I'm feeling quite proud of myself today. I totally knew who the bad guy was in Criminal Minds tonight. I just knew it by looking at him. I should work for the FBI...
I'm also quite proud of myself because I started the intarsia section of my Charlie Brown sweater, and after pouring over a few websites, books and forums, I've managed to do it without any holes! That is something else, people. I mean, I've worked intarsia before, and hooooooley! It wasn't pretty. I felt a bit silly about agreeing to make this sweater, knowing full well I'd have to battle the beast, but I lopped its head off tonight. Woohoo!
In The Zen and Art of Knitting, Bernadette Murphy writes:
Not a single knitter of those I interviewed said of her knitting time that she wished she were doing something else. Repeatedly, no matter how many people I asked, the same response was elicited: "When I'm knitting, there's nowhere else I'd rather be and nothing else I'd rather be doing."
That is the response I would give. I feel at peace when I'm working with my hands. It settles my mind, and helps me to sort out what's going on in there. I often find myself giggling over things that happened throughout the day, or fuming over something that I disagreed with. Regardless of what happens in my head during knitting, it helps me to resolve my problems, or at least begin the process of resolving them. When I'm working on something difficult, knitting or crocheting helps me to empty my mind, to focus, and to look for the patterns hidden there in that strange dimension we call handmade fabric. It's a state that I wish I could sustain all day long... or at least, for a good chunk of the day.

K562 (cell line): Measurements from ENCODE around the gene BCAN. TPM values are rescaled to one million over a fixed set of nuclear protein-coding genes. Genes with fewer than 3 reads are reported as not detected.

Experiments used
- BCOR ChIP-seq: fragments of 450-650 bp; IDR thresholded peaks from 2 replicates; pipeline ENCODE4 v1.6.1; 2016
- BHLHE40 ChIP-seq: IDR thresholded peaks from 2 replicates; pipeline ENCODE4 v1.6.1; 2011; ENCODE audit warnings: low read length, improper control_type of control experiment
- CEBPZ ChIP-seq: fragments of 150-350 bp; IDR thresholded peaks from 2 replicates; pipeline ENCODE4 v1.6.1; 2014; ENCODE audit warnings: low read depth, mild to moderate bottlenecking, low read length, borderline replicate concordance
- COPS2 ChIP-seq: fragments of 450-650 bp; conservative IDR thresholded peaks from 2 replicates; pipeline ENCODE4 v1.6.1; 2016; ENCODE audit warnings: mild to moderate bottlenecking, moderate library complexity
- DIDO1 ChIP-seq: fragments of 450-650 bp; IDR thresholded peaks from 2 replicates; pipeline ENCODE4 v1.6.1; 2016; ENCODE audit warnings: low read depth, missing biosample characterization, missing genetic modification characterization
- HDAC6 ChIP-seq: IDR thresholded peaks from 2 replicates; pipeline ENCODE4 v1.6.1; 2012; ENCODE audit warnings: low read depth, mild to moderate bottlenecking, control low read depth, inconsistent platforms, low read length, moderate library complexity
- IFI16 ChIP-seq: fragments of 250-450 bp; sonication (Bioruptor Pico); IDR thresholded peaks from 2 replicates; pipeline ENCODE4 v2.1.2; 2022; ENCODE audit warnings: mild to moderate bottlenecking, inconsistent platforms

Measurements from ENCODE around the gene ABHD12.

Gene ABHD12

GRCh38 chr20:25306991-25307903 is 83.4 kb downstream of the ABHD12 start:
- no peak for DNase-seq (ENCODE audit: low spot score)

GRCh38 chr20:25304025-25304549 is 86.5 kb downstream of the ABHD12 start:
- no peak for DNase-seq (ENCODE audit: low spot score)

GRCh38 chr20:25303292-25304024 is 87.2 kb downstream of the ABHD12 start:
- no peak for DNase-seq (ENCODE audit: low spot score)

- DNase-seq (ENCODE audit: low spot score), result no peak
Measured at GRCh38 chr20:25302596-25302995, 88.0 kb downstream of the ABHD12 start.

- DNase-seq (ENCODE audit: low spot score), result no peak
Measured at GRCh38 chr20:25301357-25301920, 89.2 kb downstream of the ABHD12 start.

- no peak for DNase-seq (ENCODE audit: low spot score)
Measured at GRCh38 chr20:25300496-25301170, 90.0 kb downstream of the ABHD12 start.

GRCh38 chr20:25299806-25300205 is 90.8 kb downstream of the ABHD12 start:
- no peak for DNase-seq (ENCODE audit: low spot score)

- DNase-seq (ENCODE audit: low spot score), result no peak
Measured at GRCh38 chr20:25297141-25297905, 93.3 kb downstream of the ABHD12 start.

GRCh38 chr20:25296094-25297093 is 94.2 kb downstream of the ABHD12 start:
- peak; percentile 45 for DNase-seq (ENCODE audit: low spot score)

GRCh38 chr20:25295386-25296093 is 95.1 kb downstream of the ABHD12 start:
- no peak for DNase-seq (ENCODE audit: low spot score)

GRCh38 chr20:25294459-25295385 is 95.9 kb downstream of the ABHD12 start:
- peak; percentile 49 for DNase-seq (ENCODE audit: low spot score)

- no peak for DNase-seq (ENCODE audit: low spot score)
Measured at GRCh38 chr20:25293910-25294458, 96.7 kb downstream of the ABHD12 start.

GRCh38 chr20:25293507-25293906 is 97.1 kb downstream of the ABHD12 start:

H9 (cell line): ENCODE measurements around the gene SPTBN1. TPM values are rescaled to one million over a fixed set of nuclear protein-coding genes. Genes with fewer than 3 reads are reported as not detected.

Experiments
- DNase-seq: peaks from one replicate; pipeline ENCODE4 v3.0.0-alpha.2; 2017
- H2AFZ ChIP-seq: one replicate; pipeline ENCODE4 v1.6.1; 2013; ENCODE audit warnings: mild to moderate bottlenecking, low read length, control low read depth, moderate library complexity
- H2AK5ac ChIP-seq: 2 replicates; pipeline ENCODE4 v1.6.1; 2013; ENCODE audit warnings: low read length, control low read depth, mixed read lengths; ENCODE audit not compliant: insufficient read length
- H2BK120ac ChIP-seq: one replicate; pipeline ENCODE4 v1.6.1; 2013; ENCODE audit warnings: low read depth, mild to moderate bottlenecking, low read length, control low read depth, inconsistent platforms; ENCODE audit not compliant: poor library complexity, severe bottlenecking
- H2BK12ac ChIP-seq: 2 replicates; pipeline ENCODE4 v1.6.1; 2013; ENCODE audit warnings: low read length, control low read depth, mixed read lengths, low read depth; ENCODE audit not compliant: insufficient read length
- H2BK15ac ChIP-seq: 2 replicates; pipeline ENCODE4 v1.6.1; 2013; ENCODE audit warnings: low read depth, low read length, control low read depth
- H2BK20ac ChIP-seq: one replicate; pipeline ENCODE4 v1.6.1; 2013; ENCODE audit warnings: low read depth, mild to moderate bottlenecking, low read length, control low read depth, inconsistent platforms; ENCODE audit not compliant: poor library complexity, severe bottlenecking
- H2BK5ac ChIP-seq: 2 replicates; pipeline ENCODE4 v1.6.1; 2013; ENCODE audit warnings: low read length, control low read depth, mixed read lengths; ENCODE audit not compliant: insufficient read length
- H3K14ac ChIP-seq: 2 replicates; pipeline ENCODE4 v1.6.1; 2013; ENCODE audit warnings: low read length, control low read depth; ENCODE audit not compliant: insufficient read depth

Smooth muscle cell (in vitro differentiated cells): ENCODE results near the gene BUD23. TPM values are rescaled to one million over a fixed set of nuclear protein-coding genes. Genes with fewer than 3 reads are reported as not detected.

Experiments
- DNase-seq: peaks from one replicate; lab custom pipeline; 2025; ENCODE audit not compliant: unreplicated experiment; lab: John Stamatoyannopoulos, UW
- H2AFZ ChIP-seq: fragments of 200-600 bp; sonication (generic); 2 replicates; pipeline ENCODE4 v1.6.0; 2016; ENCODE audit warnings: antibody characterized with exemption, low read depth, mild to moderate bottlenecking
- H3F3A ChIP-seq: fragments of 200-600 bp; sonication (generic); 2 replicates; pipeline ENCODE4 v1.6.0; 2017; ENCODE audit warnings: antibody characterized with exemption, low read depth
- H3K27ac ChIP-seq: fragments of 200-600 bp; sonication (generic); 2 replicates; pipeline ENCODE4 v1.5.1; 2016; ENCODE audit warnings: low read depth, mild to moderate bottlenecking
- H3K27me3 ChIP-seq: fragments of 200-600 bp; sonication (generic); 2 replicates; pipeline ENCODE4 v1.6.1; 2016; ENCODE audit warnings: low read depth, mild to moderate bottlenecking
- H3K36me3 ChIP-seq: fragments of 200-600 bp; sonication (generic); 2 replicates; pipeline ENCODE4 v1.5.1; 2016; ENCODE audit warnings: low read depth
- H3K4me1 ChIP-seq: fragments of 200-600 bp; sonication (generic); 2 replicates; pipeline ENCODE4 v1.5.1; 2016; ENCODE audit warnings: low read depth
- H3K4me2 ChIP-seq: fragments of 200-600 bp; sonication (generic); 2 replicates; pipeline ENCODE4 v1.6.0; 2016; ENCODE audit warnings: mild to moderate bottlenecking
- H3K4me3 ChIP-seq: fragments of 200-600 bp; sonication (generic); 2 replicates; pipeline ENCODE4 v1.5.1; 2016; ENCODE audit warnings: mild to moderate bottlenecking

I have regularly sat back in my chair and daydreamed about a life in which I could spend my days knitting, crocheting and writing, getting into discussions with creative people, or exploring outdoors, understanding the hidden formula that makes up the world around me. A life of a fairy child, curious, open-minded, quiet, happy, unjudged, free.
My reality, though, is that I must earn money in order to support myself and to contribute to my family life. I've become accustomed to the comfort of a regular income, and the the surety that I will be alright every day. It's not easy for me to accept, but I do. I snatch every single moment I can to walk into the comfort of my daydreams and my creations.
But, maybe it doesn't have to be that way.
Last week, on Twitter, @steveouch tweeted:
"I got my kickstarter invite! Yah hoo!"
First thought from me: "Oh look. It's a new Google thing."
Second thought from me: "Hmm. Or maybe it's something else..." So, I looked it up.
I found www.kickstarter.com and the subtitle read:
Kickstarter is a funding platform for artists, designers, filmmakers, musicians, inventors, explorers...
Now, I'll be honest and say that I initially thought, "I wonder what kind of yahoos post stuff up on here." But the thing about kickstarter is that you just can't turn up and put up your plans to conquer the world by building a fortress out of office envelopes. You have to be invited. And, you have to have a plan. It's a way to pitch your ideas to the public, to convince ordinary people that you have a project worth backing, and to get those people to give you a bit of cash to get that project going.